Falkland Islands

Falkland Islands

News: The archipelago, located in the South Atlantic Ocean, has been under British control since 1833. However, Argentina has claimed sovereignty over the islands since the early 19th century, leading to a series of conflicts and tensions between the two countries.

 During the G20 summit in India, Argentine Foreign Minister Santiago Cafiero presented a proposal to recommence discussions regarding sovereignty over the Falkland Islands to his British counterpart, James Cleverly.

What is the Falkland island issue?
 The Falkland Islands, also known as the Malvinas, have been a long-standing issue between Argentina and the United Kingdom.
 The Falkland Islands were discovered by Europeans in the 16th century and were claimed by Spain. However, the islands were abandoned in the 18th century, and in 1764, France established a settlement on the islands. The British also established a settlement in 1765, but they abandoned it in 1774. In 1820, Argentina declared independence from Spain and claimed sovereignty over the Falkland Islands. However, the British re-established their presence in 1833 and have maintained control ever since.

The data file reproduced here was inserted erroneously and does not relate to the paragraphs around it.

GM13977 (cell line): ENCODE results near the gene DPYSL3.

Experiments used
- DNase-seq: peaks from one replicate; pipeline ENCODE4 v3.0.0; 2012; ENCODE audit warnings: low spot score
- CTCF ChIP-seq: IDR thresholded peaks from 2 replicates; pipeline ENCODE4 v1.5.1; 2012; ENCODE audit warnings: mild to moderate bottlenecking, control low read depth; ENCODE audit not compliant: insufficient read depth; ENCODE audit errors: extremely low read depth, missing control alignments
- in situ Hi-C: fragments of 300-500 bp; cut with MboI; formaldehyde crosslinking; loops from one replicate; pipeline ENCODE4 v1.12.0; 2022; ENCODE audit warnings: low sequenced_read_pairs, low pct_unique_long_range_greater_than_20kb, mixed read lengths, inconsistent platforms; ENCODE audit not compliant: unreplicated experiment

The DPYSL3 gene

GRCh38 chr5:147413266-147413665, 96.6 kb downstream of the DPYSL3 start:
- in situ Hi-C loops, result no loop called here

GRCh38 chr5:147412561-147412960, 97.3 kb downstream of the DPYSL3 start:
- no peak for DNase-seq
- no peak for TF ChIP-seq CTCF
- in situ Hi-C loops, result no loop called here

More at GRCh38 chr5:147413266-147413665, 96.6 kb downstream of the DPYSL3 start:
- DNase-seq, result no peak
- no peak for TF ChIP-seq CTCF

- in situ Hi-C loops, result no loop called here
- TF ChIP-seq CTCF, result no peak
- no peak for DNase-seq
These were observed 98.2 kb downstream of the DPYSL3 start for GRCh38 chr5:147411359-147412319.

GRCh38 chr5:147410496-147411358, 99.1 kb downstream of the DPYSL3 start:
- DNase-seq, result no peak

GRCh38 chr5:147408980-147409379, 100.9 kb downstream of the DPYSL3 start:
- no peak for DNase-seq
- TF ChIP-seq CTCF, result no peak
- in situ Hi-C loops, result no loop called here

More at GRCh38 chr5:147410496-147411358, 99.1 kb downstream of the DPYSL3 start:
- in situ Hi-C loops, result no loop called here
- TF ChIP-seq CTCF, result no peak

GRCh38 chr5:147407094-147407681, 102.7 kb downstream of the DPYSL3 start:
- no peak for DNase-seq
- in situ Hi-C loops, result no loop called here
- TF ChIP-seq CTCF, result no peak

 In 1892, Argentine forces invaded the islands which led to war. However, Argentina were forced to surrender as they couldn’t beat the British counterparts.

What do the International law say?
 The issue of sovereignty over the Falkland Islands is complicated by international law. The United Nations Charter recognises the principle of self-determination for all peoples. However, it also recognises the territorial integrity of states.
 In this case, Argentina claims that the principle of self-determination should apply to the Falkland Islanders, who are of Argentine descent. The United Kingdom argues that the principle of self-determination should apply to the current inhabitants of the islands.

What are views of Falkland islanders?
 In a referendum held in March 2013, 99.8 per cent of Falkland Islanders voted to remain a British Overseas Territory. The referendum was seen as a clear indication of the wishes of the islanders and has been cited by the United Kingdom as evidence that they have a right to self-determination.

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